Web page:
tea seon (zen)

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When tea’s blue waves and green fragrance enter the court of the heart,

intelligence and brightness reach everywhere, unimpeded.

Then, your spiritual roots will rest on divine mountains,

though in appearance immortals seem a different species.

-Ven. Cho Ui

For as long as tea has been consumed in Korea, it’s had an intimate connection with Buddhism. Monks in the southern region of Jirisan cultivated, by hand, the trees that grew wild on the slopes, and developed the first Korean tea cultures, which quickly became popular with the villagers as well.

Ceremonies evolved, offering tea to the Buddhas, and, as tea was recognized for its ability to sharpen one’s senses, drinking tea became entwined with meditation. Just the act of preparing and drinking tea itself became a sort of meditation.

Seon is a reality that can never be explained in words or writing.

Seon is a concentrating, a positive awareness.

Seon is above all free and creative, and subjective too.

Seon offers a short-cut by which to reach a limitless individuality.

Just like tea.

-the Seon of tea

As Seon cleanses the mind and tea cleanses the body, they do make a lovely combination!

Korea's most famous Japanese tea plantation, in Boseong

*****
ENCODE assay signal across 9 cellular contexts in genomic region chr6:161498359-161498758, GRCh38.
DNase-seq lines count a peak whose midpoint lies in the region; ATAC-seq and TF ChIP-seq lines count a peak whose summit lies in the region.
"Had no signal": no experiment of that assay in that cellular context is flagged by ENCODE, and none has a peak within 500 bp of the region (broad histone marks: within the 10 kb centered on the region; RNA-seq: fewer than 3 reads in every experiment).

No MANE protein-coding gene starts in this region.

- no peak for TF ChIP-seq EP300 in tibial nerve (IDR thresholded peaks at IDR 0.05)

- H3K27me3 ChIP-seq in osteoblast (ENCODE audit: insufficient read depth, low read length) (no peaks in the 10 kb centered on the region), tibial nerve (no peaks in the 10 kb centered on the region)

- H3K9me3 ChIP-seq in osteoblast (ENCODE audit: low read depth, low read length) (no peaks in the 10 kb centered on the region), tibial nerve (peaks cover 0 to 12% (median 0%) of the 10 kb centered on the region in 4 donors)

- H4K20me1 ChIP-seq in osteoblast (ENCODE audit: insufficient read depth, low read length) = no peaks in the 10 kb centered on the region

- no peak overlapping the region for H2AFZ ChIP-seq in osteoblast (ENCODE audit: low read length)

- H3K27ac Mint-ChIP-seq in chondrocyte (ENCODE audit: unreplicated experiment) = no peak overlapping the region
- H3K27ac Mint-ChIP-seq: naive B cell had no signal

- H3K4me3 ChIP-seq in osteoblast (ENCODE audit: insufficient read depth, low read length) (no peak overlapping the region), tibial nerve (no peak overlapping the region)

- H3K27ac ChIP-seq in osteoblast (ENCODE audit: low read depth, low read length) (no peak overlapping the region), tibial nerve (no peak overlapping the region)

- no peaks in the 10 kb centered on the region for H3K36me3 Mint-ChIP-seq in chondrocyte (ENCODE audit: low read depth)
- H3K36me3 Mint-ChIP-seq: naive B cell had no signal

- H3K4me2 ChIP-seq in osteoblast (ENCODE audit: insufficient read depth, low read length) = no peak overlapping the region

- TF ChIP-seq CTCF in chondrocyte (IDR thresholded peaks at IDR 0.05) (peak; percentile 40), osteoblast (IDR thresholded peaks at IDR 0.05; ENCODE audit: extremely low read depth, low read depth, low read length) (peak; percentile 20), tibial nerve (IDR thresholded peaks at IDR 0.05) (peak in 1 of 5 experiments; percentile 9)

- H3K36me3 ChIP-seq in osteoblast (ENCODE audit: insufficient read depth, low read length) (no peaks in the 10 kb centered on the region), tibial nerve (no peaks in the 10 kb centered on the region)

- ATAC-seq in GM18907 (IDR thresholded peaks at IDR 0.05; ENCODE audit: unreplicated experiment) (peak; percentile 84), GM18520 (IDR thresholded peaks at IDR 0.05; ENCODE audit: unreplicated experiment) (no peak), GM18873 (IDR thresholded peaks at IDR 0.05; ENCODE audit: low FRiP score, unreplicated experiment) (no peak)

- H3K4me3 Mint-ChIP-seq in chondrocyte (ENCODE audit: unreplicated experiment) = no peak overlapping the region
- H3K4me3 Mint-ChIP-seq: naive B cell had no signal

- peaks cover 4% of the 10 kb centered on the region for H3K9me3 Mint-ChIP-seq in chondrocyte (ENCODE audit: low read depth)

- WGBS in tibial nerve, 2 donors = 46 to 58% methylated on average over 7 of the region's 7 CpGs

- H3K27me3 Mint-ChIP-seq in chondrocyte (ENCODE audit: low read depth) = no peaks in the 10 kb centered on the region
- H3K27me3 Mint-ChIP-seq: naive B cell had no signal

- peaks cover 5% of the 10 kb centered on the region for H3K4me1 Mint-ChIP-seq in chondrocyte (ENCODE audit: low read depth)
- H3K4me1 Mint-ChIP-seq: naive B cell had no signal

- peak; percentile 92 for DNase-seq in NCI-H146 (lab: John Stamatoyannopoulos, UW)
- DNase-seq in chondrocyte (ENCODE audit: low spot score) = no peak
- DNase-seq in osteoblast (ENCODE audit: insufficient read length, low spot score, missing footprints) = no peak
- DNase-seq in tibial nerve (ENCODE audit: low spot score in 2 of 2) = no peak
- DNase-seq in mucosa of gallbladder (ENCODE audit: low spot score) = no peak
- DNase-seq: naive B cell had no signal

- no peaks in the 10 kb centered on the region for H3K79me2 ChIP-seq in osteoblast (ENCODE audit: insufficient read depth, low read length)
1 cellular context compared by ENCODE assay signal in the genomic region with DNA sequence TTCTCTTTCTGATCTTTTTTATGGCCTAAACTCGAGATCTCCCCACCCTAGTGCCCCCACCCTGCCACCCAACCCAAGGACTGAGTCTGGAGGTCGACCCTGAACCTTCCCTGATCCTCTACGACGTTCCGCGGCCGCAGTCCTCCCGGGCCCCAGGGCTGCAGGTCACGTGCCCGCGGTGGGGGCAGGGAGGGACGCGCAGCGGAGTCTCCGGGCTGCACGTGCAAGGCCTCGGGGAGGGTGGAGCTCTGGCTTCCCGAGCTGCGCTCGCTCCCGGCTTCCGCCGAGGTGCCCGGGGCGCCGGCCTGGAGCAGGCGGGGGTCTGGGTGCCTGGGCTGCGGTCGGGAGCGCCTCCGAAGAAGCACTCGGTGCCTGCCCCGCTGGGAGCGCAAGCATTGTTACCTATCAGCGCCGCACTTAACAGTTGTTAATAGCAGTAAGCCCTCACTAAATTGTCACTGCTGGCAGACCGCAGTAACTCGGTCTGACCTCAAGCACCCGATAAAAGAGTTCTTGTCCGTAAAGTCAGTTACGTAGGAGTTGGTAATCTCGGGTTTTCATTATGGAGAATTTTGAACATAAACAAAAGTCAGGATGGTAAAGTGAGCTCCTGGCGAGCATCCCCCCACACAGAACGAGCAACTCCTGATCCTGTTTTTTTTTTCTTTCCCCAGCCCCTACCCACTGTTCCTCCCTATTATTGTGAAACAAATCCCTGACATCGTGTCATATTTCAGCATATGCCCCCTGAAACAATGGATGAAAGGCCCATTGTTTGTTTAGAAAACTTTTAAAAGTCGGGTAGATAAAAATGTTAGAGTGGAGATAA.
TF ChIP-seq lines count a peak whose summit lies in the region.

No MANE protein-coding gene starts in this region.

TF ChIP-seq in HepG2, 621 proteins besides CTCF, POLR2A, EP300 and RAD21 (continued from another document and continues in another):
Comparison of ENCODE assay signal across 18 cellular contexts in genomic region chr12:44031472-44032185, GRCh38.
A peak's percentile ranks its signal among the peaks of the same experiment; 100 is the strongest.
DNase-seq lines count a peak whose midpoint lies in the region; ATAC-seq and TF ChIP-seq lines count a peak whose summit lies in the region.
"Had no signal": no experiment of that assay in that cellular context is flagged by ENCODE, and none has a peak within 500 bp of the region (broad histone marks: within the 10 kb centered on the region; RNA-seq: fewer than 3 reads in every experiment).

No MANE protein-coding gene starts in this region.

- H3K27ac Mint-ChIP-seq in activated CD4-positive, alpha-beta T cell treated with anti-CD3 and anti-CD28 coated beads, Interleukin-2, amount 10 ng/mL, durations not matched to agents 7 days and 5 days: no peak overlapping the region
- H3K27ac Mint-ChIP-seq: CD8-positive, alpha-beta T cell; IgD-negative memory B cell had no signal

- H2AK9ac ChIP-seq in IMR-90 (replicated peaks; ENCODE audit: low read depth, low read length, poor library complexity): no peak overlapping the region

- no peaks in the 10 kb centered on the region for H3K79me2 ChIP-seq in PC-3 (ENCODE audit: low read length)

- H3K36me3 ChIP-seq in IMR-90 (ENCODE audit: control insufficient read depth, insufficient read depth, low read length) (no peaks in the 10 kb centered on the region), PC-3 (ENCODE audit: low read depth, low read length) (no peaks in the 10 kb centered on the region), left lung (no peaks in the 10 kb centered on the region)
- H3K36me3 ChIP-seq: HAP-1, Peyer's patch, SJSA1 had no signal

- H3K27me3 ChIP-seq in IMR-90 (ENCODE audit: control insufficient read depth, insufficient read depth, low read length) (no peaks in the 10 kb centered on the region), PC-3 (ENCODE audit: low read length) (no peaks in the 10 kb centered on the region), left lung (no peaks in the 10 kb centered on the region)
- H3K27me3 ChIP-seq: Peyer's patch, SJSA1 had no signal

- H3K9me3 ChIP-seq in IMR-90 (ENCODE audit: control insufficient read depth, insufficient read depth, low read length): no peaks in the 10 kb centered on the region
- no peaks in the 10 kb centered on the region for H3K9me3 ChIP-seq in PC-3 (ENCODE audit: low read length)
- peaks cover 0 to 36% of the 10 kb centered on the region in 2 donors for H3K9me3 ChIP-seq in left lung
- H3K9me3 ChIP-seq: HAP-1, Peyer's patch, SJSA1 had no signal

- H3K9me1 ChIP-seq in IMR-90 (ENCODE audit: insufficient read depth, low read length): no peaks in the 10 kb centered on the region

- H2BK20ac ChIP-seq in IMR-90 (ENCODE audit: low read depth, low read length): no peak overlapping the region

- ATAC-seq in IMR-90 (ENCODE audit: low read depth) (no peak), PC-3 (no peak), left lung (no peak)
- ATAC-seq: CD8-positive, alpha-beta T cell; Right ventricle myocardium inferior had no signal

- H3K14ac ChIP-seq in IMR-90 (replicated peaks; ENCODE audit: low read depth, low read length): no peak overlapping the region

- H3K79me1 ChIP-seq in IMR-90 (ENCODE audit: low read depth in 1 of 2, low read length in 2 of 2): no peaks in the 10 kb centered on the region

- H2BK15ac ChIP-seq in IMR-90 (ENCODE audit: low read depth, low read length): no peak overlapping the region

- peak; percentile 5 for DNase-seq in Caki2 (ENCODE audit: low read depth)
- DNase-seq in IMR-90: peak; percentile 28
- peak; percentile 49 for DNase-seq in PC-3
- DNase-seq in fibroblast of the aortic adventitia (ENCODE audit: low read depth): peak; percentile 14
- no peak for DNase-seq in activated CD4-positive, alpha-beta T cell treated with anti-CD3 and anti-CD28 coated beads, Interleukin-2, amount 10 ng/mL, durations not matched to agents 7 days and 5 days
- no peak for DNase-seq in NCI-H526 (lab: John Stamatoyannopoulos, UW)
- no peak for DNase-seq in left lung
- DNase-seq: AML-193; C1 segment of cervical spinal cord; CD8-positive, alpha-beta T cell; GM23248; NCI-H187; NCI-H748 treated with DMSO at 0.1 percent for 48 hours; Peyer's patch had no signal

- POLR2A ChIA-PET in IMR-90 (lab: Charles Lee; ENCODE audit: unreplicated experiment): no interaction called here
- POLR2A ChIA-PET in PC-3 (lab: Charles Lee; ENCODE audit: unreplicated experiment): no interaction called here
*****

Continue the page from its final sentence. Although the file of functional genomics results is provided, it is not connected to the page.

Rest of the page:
Eventually, tea became important in the royal courts, as well, but when Neo-Confusion “scholars” convinced a Joseon Dynasty King to banish Buddhism, the drink most associated with the religion eventually followed (…throwing out the baby with the bath- uh… tea-water!). Taxes on tea crops became excessive and farmers turned to other crops. Finally, the King ordered that tea be replaced by wine in the courts (anyone who’s spent much time in Korea probably won’t be surprised by this!). For hundreds of years, tea was almost completely forgotten in Korea, but the wild trees kept on growing, unconcerned.

With the Japanese invasion, in the early 1900’s, came Japanese tea plantations and mechanical cultivation. The Japanese tea plant is a slightly different variety from those which became wild over the centuries and the final product does not compare to that of the painstaking labor of the monks and their assistants. What did happen, though, is that, by the 1970’s, a renewed interest in tea was born. The Korean way of tea, barely kept alive by a small number of individuals, mostly hermit monks, was revived.

One response »

  1. My friend, Hee Suk, introduced me to traditional Korean tea and its forms of preparation. What a delight!

    Of course, during Kyol Che retreats at Hwa Gye Sah, many of us would pop out of the walking meditation line to brew a single small cup (in one of those tiny sets that brews just one small bowl). What a lifesaver!

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